Note: Starting with Junos OS Release 14.1X53-D10 for EX4300 and EX4600 switches, when enabling xSTP, you can enable it on some or all interfaces included in a VLAN. For example, if you configure VLAN 100 to include interfaces ge-0/0/0, ge-0/0/1, and ge-0/0/2, and you want to enable MSTP on interfaces ge-0/0/0 and ge-0/0/2, you can specify the set protocols mstp interface ge-0/0/0 and set protocols mstp interface ge-0/0/2 commands. In this example, you did not explicitly enable MSTP on interface ge-0/0/1; therefore, MSTP is not enabled on this interface.

    Table 11: VLAN hierarchy

    Original Hierarchy

    Changed Hierarchy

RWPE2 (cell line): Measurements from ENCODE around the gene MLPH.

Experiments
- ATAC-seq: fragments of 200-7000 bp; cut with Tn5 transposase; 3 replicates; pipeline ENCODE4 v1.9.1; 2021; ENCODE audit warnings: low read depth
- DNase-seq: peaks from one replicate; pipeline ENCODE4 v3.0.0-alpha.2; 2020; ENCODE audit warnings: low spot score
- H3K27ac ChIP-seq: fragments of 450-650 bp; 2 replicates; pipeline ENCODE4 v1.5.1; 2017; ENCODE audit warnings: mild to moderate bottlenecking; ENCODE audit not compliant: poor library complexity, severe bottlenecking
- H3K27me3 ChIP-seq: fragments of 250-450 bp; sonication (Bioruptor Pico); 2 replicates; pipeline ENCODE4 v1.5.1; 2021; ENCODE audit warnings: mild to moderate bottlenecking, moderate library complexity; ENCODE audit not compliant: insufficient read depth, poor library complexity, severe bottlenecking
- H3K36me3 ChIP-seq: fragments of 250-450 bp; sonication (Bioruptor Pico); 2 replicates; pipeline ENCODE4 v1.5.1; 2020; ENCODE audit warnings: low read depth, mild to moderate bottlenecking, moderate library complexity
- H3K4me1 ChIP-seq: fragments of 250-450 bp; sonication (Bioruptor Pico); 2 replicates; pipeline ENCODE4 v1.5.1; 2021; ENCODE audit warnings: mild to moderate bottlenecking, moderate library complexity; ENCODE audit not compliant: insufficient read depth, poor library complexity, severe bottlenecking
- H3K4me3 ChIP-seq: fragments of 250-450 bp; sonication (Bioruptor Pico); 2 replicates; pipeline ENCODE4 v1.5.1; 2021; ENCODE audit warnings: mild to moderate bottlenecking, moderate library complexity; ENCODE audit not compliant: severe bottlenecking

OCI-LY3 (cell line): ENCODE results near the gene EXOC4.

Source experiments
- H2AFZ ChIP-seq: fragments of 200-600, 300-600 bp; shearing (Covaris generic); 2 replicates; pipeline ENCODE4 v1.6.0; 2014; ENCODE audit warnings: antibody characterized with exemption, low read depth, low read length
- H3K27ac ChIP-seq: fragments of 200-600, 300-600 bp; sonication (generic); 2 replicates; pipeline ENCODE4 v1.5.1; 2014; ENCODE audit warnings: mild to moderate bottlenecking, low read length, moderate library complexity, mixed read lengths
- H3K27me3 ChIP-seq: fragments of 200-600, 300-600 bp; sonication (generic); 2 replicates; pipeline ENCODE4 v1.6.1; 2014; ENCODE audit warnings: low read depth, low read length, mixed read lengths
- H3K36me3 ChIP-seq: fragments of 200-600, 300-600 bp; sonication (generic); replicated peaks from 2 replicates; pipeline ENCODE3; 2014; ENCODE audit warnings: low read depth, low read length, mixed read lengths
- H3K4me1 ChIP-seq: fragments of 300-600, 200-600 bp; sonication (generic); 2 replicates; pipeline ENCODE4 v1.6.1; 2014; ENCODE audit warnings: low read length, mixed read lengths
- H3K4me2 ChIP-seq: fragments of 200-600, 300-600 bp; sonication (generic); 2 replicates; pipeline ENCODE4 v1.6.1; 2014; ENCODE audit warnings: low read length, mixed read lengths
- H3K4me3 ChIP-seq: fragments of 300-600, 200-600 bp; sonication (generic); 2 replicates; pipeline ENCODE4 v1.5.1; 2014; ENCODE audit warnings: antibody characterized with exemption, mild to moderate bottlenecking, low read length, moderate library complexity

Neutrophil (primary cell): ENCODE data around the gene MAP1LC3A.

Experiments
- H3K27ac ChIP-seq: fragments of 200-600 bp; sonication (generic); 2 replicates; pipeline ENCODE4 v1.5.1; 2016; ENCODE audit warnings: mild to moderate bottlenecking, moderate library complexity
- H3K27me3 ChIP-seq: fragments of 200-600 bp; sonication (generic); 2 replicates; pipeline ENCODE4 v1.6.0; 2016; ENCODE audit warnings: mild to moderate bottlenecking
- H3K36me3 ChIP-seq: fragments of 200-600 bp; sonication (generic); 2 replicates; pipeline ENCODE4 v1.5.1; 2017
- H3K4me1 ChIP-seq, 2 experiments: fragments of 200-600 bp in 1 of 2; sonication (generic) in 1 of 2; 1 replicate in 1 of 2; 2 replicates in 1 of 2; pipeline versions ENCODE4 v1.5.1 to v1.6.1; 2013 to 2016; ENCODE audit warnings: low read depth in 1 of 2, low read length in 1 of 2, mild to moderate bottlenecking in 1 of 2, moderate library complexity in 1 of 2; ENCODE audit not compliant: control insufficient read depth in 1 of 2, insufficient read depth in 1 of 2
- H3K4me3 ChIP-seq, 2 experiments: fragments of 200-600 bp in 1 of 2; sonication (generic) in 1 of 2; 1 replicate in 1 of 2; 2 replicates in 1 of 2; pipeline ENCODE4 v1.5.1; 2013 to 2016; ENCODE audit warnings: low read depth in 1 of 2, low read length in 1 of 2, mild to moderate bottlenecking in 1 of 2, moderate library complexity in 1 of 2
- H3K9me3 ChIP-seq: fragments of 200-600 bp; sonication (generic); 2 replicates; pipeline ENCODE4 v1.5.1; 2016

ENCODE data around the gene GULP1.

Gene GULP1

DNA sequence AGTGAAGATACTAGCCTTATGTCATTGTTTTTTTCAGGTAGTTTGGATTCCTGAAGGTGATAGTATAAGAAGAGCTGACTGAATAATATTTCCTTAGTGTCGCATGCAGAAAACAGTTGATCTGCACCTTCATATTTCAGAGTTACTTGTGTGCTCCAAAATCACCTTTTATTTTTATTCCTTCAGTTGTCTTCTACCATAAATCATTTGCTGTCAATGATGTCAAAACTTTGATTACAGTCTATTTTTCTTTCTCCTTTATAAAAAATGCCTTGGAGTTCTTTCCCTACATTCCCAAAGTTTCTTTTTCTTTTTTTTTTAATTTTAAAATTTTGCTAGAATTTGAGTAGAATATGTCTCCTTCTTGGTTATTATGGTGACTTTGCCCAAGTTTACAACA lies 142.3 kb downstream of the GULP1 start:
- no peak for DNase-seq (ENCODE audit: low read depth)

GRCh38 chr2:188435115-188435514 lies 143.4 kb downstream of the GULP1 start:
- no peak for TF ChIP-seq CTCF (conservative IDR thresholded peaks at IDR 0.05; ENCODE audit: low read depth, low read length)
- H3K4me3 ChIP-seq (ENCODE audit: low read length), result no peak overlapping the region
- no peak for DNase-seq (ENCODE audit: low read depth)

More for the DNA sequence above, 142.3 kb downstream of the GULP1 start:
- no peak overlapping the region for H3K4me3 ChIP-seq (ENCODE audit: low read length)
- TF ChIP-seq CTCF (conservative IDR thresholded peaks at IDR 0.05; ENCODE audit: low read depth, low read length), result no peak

vlans vlan-name switch-options {mac-move-limit}
    ethernet-switching-options {static {vlan vlan-id {mac mac-address next-hop interface-name;...}}}

    Note: Statement is replaced with a new statement and has moved to a different hierarchy level.

    vlans {vlan-name {switch-options {interface interface-name {static-mac mac-address;...}}}}
    vlans {vlan-name {interface interface-name { egress;ingress;mapping (native (push | swap) | policy | tag (push | swap));pvlan-trunk;...}}}

    These statements have been removed. You can assign interfaces to a VLAN using the [edit interfaces interface-name unit logical-unit-number family ethernet-switching vlan members vlan-name] hierarchy.

    vlans {vlan-name {isolation-id id-number;...}}

    Statements have been removed.

    vlans {vlan-name {l3-interface vlan.logical-interface-number;...}}

    Note: Syntax is changed.

    vlans {vlan-name {l3-interface irb.logical-interface-number;...}}
    vlans {vlan-name {l3-interface-ingress-counting layer-3-interface-name; ...}}